Joseph Riley Bigger

After a six-day trial and over eight hours of deliberation, a Calaveras County Superior Court jury found Joseph Riley Bigger guilty of raping his underage daughter repeatedly while the two were living at his San Andreas apartment.

The defendant pleaded not guilty to one count of continuous sexual abuse of a child under the age of 14 and 13 counts of lewd acts with a child under 14. He was found guilty of all 14 charges on May 3 and will be sentenced on June 10.

“I am so proud of the victim’s strength and perseverance, especially being so young and under such difficult circumstances.” Calaveras County Deputy District Attorney Monique Neese told the Enterprise shortly after the verdict was issued.

“We are pleased with the jury’s verdict and grateful for their time and attention to this case,” stated District Attorney Barbara Yook.

Bigger, 41, who was clean-shaven and wore a suit throughout the trial, watched each of the 11 witnesses’ testimonies intently, taking notes while shaking and nodding his head in response to certain statements.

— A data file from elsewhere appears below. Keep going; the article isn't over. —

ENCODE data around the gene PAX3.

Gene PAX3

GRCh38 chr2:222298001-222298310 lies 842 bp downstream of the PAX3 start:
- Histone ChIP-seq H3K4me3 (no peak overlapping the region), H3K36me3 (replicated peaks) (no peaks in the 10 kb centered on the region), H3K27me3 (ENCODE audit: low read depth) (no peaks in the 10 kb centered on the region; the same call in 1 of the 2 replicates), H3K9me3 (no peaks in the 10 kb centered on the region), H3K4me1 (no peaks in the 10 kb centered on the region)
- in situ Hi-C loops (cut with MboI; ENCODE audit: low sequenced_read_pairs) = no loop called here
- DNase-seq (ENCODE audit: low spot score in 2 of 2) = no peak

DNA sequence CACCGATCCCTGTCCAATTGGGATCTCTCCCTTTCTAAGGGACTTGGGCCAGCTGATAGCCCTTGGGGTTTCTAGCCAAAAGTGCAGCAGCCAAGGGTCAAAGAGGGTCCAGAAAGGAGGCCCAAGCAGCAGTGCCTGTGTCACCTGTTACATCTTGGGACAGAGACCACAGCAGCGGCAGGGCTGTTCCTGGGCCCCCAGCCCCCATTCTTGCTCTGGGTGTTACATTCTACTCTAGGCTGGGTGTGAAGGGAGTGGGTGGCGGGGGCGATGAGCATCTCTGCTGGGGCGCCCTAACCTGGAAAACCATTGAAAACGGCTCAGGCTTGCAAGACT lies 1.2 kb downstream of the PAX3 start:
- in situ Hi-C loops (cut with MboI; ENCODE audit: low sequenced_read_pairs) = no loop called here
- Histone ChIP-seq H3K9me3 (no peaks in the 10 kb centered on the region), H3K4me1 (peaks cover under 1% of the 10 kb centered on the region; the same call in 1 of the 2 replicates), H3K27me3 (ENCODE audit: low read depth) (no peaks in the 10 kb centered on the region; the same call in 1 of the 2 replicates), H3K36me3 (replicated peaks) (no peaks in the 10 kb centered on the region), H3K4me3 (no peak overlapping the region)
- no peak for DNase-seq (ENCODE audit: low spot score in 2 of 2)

Testimonies included five law enforcement and forensic officials, the victim, her mother and two expert witnesses called by the prosecution, and the defendant, his 15-year-old son and one expert witness called by the defense.

The victim, now 14, testified that her father began touching her inappropriately when she was 12 years old in August of 2017 and that the abuse escalated to recurring rape in November of 2017.

According to the victim, the defendant would often come into her room in the early hours of the morning after a night at the Red Brick Saloon in San Andreas and molest her while she pretended to sleep. The abuse occurred several times per week until the final incident on Feb. 25, 2018.

On Feb. 27, the victim was sent to live with her mother after an alleged verbal fight with her father concerning her misbehavior in school. During the car ride home, the victim wrote her mother a note telling for the first time of the abuse, according to the witnesses.